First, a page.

3 Things to Know About Colorado Dog Bite Law

3 Things to Know About Colorado Dog Bite Law

Colorado is one of those places where it seems like everyone you meet has a dog and everywhere you go is dog-friendly. But, sometimes, man’s best friend isn’t so friendly in return.

Imagine this: one day you’re out for your daily jog through your neighborhood, passing by the house with the aggressive dog who is usually contained by an electric fence. But on this day, the fence isn’t working properly so there’s nothing stopping Fido from leaving his yard. You’re not even paying attention to the to the dog as you jog past and then next thing you know, you’re on the ground and Fido’s on top of you.

Fido’s owner runs out of the house and pulls the dog off you, but the damage is done: a bite on your leg, a swollen ankle and a sore knee from the force of the fall.

Various versions of this scenario happen with more frequency than you might expect. According to the Centers for Disease Control and Prevention, approximately 4.5 million dog bites occur each year in the United States and 1 out of 5 bites becomes infected.

If you’ve been attacked and/or bitten by someone else’s dog, and through no fault of your own (meaning, you did nothing to provoke the animal), then you might be eligible to file a dog bite injury claim (aka, lawsuit) against the dog owner. A personal injury attorney can explain your rights and talk about what kind of compensation you might be entitled to, he/she can also build a case against the dog owner and represent you in court, if necessary.

Whether you’re a dog owner or you’ve been the victim of a dog attack, it’s a good idea for all Coloradans to understand what the law says about dog bites in our state.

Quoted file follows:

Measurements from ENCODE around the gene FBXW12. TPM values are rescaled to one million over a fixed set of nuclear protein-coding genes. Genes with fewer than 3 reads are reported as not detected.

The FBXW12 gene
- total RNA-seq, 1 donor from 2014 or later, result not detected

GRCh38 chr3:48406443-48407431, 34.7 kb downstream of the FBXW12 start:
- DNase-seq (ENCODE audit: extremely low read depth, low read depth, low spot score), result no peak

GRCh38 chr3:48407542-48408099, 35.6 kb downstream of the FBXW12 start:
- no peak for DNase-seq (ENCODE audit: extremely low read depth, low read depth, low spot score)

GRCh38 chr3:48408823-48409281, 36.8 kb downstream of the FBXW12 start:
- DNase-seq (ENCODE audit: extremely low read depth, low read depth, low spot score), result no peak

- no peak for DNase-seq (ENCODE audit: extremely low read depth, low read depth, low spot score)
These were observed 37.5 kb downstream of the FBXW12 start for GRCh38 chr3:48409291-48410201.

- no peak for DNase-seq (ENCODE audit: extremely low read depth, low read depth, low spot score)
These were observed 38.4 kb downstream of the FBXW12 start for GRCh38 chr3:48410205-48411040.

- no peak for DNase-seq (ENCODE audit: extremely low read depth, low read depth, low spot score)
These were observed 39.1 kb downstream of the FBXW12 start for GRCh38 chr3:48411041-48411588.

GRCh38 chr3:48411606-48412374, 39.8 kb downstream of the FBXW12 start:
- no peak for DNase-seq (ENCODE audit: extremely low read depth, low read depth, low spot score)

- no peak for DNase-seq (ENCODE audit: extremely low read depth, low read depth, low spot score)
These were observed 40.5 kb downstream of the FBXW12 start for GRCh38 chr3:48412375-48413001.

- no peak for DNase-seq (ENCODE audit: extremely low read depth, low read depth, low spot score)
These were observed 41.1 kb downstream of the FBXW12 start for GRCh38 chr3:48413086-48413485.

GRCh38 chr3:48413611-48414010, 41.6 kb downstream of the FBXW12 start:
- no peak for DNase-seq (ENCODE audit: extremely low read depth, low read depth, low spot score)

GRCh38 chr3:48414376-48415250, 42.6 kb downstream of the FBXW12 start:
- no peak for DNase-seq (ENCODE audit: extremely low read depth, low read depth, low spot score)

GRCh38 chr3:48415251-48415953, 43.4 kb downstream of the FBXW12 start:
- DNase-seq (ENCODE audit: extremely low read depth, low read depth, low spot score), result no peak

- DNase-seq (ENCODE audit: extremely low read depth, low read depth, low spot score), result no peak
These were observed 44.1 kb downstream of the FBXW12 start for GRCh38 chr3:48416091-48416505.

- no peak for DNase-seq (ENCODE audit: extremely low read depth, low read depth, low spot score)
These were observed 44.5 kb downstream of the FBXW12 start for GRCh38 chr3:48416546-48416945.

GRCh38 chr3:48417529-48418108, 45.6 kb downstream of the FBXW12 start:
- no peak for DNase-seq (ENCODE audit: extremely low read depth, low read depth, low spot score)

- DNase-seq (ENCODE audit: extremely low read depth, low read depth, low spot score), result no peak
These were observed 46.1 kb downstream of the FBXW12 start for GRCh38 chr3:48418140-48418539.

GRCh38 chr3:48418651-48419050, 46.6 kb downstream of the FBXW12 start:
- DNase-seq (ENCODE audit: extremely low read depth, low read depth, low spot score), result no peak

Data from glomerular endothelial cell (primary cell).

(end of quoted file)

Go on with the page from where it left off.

1. Colorado and the One Bite Rule

You may have heard about the One Bite Rule, which is a common law rule that becomes relevant when a state doesn’t have a dog bite statute or in cases where the state’s statue doesn’t apply. The one bite rule allows a dog owner to assume his/her dog isn’t dangerous until the dog displays behavior that proves otherwise, like attacking and/or biting a person or another dog.

That being said, Colorado’s revised statute for dog bites (C.R.S. 13-21-124) means that the one bite rule no longer applies in all cases. If a dog bite causes serious bodily harm, a dog owner could be liable regardless of whether he/she knew the dog was dangerous.

2. Colorado’s revised statute for dog bites

Colorado’s dog bite statute (C.R.S 13-21-124) is a strict liability statute; this means that a dog owner could be held liable if his/her dog bites someone even if he/she was unaware that the dog was dangerous. This statute comes into play in cases where the dog bites someone who was lawfully on public or private property at the time and if the bite causes serious injury or death.

3. Statute of limitations

The statute of limitations for a dog bite (or other injury caused by a dog) in Colorado is two years. That means you have two years from the date the injury occurred to file a lawsuit against the dog’s owner if you believe the owner is responsible for the injury. If you attempt to file a lawsuit after the statute of limitations has passed, the court can and likely will throw out the case.

Robinson & Henry’s personal injury attorneys are here to help with your dog bite lawsuit. Contact us at 303-688-0944 to request an assessment.

More Than Just Lawyers. Lawyers for Your Life.

Learn more about our law firm’s philosophy and values.